Source Newsroom: Georgia Institute of Technology
Newswise — Scientists from around the world will gather next week to discuss the latest research findings at the second International Symposium on the Science and Technology of Epitaxial Graphene. The conference is sponsored by the Materials Research Science and Engineering Center at the Georgia Institute of Technology. It will take place September 14-17, 2010 at the Hampton Inn & Suites Amelia Island Historic Harbor Front Hotel in Amelia Island, Florida.
“The symposium brings together engineers and scientists from around the world to discuss recent progress and future trends in the rapidly developing science and technology of epitaxial graphene,” said Walt de Heer, Regents’ Professor in Georgia Tech’s School of Physics and a pioneer in graphene-based electronics. “The symposium will cover a broad range of epitaxial graphene on silicon carbide topics, including surface science and growth, transport, optical properties, chemistry, devices and theory. The discussions during this symposium will help to establish the future directions of epitaxial graphene science and technology.”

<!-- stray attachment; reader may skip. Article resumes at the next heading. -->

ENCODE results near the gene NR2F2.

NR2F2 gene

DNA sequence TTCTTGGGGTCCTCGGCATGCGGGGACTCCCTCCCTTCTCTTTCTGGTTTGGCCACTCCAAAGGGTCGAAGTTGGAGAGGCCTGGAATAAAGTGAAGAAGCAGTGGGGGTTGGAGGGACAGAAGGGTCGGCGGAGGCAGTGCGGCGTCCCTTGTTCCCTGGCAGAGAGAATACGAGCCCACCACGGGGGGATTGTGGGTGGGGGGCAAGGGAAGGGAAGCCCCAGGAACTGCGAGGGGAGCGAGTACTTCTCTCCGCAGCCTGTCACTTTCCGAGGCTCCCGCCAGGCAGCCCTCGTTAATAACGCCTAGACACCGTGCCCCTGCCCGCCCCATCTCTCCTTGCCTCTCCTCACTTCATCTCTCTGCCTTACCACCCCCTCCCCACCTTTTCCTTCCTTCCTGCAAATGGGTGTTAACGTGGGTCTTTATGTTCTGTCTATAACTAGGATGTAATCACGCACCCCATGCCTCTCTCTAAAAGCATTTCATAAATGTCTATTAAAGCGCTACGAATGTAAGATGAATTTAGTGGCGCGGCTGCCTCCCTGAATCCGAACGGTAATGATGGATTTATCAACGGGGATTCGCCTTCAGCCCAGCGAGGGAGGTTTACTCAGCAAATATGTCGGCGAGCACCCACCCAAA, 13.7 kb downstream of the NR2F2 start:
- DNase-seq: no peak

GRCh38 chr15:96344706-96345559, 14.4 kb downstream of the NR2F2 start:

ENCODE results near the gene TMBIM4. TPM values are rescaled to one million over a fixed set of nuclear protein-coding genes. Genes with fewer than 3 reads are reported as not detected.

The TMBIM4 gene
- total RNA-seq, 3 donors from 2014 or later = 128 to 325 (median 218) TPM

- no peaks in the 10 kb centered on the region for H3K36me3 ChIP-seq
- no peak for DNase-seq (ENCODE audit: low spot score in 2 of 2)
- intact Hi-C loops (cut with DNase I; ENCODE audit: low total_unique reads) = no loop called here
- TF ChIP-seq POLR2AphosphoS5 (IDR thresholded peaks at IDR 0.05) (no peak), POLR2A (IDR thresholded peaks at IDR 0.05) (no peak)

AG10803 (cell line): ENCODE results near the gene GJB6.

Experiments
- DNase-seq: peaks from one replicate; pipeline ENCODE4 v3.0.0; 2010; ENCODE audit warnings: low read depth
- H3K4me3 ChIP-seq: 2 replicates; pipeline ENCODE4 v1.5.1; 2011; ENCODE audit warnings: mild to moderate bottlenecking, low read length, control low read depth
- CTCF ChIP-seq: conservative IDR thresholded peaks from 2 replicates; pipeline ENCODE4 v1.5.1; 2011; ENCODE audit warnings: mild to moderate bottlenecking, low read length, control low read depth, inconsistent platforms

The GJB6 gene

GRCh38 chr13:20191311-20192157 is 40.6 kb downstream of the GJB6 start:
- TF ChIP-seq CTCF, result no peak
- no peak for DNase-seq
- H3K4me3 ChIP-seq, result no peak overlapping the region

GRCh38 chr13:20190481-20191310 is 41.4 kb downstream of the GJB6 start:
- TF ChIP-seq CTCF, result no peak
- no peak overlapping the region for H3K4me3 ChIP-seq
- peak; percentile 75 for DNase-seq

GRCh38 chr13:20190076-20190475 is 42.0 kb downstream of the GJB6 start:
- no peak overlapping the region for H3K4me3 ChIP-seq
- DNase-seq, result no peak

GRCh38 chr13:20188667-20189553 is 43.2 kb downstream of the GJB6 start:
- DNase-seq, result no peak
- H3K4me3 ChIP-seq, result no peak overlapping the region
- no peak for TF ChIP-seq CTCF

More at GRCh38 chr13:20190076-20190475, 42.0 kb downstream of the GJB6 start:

The symposium was first held in 2009 and is expected to be a yearly gathering. This year 130 attendees are expected. In addition to scientists from Georgia Tech, researchers from institutions such as the University of California, the National Institute of Standards and Technology, the French National Center for Scientific Research (CNRS), the German Max Planck Institute, the Japanese NTT labs and several representatives from industry will be in attendance.
So far, the substance has shown great promise in being a material that can conduct electricity with little resistance without many of the problems that carbon nanotubes have exhibited, such as difficulties with placing them and building them into wires. In addition, research suggests that epitaxial graphene may offer much greater speed and performance over silicon.
Scientists at the symposium will discuss the recent results of their research and will likely plan future scientific endeavors in this field.